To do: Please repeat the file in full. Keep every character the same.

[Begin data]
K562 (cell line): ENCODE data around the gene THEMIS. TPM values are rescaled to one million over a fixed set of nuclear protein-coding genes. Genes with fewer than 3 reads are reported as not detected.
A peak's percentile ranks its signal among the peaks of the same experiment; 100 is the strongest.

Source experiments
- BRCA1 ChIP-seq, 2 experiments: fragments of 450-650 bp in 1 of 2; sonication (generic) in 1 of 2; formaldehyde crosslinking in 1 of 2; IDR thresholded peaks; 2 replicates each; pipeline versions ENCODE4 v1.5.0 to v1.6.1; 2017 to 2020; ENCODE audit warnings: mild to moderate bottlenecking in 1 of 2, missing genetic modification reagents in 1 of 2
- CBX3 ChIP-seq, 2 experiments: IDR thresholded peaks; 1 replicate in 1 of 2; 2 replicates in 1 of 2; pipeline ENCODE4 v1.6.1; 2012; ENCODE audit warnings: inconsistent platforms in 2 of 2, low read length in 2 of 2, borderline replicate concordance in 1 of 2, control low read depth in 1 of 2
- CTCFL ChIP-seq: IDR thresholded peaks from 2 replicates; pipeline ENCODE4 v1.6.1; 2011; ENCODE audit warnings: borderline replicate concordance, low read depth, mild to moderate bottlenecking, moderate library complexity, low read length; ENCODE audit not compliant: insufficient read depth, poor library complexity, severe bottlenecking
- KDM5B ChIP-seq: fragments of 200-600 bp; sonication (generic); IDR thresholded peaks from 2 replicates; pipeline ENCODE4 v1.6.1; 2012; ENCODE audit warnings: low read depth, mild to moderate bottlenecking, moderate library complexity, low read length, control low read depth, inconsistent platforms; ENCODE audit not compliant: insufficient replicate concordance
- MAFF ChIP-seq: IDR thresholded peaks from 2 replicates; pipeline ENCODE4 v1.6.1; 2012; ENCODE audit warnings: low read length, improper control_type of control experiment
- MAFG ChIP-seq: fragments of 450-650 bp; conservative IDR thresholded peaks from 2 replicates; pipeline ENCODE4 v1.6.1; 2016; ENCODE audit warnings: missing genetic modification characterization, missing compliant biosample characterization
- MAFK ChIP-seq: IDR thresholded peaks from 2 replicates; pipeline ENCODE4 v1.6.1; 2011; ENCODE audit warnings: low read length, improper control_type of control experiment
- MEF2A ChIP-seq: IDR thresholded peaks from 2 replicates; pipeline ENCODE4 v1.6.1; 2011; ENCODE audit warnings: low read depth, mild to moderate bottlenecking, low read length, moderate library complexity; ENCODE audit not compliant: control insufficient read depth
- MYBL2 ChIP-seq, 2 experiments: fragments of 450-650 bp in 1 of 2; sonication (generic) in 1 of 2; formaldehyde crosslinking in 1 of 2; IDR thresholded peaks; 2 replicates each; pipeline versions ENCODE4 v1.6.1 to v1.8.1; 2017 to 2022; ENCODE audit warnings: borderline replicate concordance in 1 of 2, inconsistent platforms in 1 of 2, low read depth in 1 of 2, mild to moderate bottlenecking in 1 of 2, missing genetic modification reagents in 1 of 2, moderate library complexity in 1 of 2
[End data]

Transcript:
K562 (cell line): ENCODE data around the gene THEMIS. TPM values are rescaled to one million over a fixed set of nuclear protein-coding genes. Genes with fewer than 3 reads are reported as not detected.
A peak's percentile ranks its signal among the peaks of the same experiment; 100 is the strongest.

Source experiments
- BRCA1 ChIP-seq, 2 experiments: fragments of 450-650 bp in 1 of 2; sonication (generic) in 1 of 2; formaldehyde crosslinking in 1 of 2; IDR thresholded peaks; 2 replicates each; pipeline versions ENCODE4 v1.5.0 to v1.6.1; 2017 to 2020; ENCODE audit warnings: mild to moderate bottlenecking in 1 of 2, missing genetic modification reagents in 1 of 2
- CBX3 ChIP-seq, 2 experiments: IDR thresholded peaks; 1 replicate in 1 of 2; 2 replicates in 1 of 2; pipeline ENCODE4 v1.6.1; 2012; ENCODE audit warnings: inconsistent platforms in 2 of 2, low read length in 2 of 2, borderline replicate concordance in 1 of 2, control low read depth in 1 of 2
- CTCFL ChIP-seq: IDR thresholded peaks from 2 replicates; pipeline ENCODE4 v1.6.1; 2011; ENCODE audit warnings: borderline replicate concordance, low read depth, mild to moderate bottlenecking, moderate library complexity, low read length; ENCODE audit not compliant: insufficient read depth, poor library complexity, severe bottlenecking
- KDM5B ChIP-seq: fragments of 200-600 bp; sonication (generic); IDR thresholded peaks from 2 replicates; pipeline ENCODE4 v1.6.1; 2012; ENCODE audit warnings: low read depth, mild to moderate bottlenecking, moderate library complexity, low read length, control low read depth, inconsistent platforms; ENCODE audit not compliant: insufficient replicate concordance
- MAFF ChIP-seq: IDR thresholded peaks from 2 replicates; pipeline ENCODE4 v1.6.1; 2012; ENCODE audit warnings: low read length, improper control_type of control experiment
- MAFG ChIP-seq: fragments of 450-650 bp; conservative IDR thresholded peaks from 2 replicates; pipeline ENCODE4 v1.6.1; 2016; ENCODE audit warnings: missing genetic modification characterization, missing compliant biosample characterization
- MAFK ChIP-seq: IDR thresholded peaks from 2 replicates; pipeline ENCODE4 v1.6.1; 2011; ENCODE audit warnings: low read length, improper control_type of control experiment
- MEF2A ChIP-seq: IDR thresholded peaks from 2 replicates; pipeline ENCODE4 v1.6.1; 2011; ENCODE audit warnings: low read depth, mild to moderate bottlenecking, low read length, moderate library complexity; ENCODE audit not compliant: control insufficient read depth
- MYBL2 ChIP-seq, 2 experiments: fragments of 450-650 bp in 1 of 2; sonication (generic) in 1 of 2; formaldehyde crosslinking in 1 of 2; IDR thresholded peaks; 2 replicates each; pipeline versions ENCODE4 v1.6.1 to v1.8.1; 2017 to 2022; ENCODE audit warnings: borderline replicate concordance in 1 of 2, inconsistent platforms in 1 of 2, low read depth in 1 of 2, mild to moderate bottlenecking in 1 of 2, missing genetic modification reagents in 1 of 2, moderate library complexity in 1 of 2